Pre-K at Home: 10 Easy Ideas for Early Education
Are you thinking about homeschooling? My kids have all been itching to learn, starting around 2.5 (and way too young to send to school). I took advantage of their curiosity and started early education at home. Preschool and kindergarten topics are so easy and don’t take a lot of effort.
So far, I’ve done two years of pre-k and one year of kindergarten at home before sending my oldest to school at the age of six. Whether you want to keep homeschooling or not, getting in at least a couple of early years at home has been great from my perspective. Not only does it help prepare them for the classroom and teach them to love learning, it doesn’t push them to focus too hard too fast.
Reasons for Schooling Early Years at Home
Not everyone is able to school at home. For various reasons (work requirements, health, etc.) you might not have the option, so schooling at home is not for everyone. But for the vast majority, holding off kids for school until age six has shown to provide better results.
Newer studies have shown that holding kids off for just one year (until age six for kindergarten) has resulted in a 73% increase on test scores for hyperactivity and inattention over the next four years. Kids need time to explore and play.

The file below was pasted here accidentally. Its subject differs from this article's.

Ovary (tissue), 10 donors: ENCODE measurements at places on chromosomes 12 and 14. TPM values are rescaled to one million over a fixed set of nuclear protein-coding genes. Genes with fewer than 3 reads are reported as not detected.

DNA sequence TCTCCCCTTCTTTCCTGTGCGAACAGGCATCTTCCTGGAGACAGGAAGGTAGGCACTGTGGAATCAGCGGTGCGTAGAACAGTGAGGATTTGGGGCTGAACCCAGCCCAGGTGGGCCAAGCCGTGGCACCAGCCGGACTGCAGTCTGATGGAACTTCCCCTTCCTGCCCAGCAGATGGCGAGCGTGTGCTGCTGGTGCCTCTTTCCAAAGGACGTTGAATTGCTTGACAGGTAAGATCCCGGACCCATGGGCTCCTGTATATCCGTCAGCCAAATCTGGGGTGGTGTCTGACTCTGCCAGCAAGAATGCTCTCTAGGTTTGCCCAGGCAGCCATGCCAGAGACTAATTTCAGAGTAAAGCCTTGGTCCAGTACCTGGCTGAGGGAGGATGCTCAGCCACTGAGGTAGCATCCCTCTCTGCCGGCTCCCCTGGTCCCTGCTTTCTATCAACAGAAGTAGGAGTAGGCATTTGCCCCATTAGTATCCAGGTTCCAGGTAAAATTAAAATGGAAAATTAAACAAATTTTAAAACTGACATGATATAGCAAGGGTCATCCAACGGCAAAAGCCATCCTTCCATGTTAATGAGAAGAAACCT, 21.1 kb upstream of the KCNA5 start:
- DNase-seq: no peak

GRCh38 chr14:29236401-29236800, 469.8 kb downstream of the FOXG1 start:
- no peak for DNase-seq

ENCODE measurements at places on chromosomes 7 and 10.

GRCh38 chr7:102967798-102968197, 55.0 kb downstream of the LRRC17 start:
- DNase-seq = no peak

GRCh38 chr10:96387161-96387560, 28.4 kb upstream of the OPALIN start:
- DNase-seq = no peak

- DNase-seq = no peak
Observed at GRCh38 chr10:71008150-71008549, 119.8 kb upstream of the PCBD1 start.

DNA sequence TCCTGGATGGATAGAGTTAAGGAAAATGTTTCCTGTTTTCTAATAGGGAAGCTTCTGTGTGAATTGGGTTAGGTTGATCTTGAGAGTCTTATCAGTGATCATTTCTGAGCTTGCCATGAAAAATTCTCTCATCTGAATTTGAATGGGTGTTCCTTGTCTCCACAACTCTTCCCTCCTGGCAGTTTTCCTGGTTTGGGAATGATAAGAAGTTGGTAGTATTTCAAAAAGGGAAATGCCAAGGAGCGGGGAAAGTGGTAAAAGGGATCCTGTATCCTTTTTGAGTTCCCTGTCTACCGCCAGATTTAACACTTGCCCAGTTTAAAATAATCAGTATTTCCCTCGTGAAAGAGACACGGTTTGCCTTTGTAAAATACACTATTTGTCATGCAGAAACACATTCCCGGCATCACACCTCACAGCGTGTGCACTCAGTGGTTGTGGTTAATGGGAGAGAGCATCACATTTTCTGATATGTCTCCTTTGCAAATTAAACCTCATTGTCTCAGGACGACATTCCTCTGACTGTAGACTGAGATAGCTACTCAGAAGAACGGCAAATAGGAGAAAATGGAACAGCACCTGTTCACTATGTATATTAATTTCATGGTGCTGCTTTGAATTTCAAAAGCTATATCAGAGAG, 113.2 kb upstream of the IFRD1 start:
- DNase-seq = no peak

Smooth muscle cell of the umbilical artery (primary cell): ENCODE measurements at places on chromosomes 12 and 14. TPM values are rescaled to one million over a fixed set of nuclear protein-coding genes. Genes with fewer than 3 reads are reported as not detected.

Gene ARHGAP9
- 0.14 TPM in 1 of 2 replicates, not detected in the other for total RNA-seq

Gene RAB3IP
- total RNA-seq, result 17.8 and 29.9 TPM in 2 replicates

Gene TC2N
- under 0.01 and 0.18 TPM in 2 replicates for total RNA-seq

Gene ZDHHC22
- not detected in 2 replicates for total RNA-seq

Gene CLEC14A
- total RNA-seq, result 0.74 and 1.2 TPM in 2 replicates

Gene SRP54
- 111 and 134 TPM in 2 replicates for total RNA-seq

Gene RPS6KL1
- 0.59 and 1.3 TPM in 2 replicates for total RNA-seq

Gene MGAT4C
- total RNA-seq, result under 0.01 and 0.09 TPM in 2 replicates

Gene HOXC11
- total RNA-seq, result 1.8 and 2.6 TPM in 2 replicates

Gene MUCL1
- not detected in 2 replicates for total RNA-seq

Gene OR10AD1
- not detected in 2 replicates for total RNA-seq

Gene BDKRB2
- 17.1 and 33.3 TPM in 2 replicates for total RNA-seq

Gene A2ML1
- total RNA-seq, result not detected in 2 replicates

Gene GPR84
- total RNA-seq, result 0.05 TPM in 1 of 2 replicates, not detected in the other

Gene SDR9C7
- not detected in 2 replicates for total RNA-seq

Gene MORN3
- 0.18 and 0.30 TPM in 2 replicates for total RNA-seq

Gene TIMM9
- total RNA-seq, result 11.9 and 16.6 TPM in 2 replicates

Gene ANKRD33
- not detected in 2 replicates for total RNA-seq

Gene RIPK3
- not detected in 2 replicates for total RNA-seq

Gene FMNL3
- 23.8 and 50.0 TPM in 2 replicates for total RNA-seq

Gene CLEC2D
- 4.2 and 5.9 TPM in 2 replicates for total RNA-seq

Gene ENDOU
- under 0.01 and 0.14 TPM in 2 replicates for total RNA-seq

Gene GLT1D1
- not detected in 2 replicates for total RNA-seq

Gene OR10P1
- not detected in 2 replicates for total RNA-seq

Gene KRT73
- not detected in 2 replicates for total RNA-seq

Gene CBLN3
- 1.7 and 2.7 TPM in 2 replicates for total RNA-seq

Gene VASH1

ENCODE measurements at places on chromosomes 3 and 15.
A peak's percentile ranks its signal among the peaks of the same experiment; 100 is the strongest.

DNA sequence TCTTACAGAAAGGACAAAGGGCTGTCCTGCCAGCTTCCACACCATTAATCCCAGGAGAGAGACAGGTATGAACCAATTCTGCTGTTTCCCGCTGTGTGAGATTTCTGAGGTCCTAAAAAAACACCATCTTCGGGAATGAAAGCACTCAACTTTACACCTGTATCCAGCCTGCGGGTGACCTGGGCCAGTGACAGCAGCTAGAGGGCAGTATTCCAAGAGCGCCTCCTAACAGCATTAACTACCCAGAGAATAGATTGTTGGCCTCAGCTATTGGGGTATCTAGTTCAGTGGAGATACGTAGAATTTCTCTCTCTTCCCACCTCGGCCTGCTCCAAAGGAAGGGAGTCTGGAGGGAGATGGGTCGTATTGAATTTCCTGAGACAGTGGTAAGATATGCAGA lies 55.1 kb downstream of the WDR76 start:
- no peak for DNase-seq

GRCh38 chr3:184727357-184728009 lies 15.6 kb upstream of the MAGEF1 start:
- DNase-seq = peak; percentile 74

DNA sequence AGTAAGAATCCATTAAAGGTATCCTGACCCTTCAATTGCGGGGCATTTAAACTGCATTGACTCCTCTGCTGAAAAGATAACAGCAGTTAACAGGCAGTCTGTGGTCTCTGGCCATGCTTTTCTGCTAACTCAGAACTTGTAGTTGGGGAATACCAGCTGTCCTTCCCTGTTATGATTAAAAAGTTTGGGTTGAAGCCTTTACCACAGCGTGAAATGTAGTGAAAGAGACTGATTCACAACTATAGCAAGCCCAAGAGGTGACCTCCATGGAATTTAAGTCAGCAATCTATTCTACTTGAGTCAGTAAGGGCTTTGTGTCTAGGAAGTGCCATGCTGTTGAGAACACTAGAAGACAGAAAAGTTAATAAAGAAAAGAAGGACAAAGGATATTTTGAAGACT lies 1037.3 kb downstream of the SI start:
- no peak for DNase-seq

I’ve posted before about giving your kids time to be bored. Kids need a time for structured and social play, just as much as they need a time to explore on their own without many restrictions or distractions. They get exhausted by school that can be done simply over the course of everyday life.
Don’t Get Overwhelmed with Early Education at Home
Before I list ten ways to do education at home, I want to stress that this shouldn’t be overwhelming. At age 2-6, school should be easy and mostly natural. There are a lot of resources online, but there is also a lot of pressure on sites like Pinterest (and even blogs like my own). Focus on the small, daily moments that will build into larger learning skills.
It can be really fun to do extra, in-depth activities, but don’t feel like that needs to be an everyday thing. It takes baby steps to learn to run—let your kid take baby steps with early education by starting slow and steady. Anyone can teach early education to their kids. Here are ten great ways to work on early learning topics at home.
10 Ways to do Early Learning at Home
Whether you are working with a preschooler or kindergartener, you can use these simple tips to work on education at home. Give your kids a kickstart to learning without sacrificing their free time for playing and exploring.
1. Appreciate the Art of the Scribble
I’ve always loved teaching early art education and I can’t stress how important scribbling is. Kids need to be able to confidently explore their control of the pencil. Make sure your child has time to scribble until he or she developmentally is ready for moving towards representational drawing.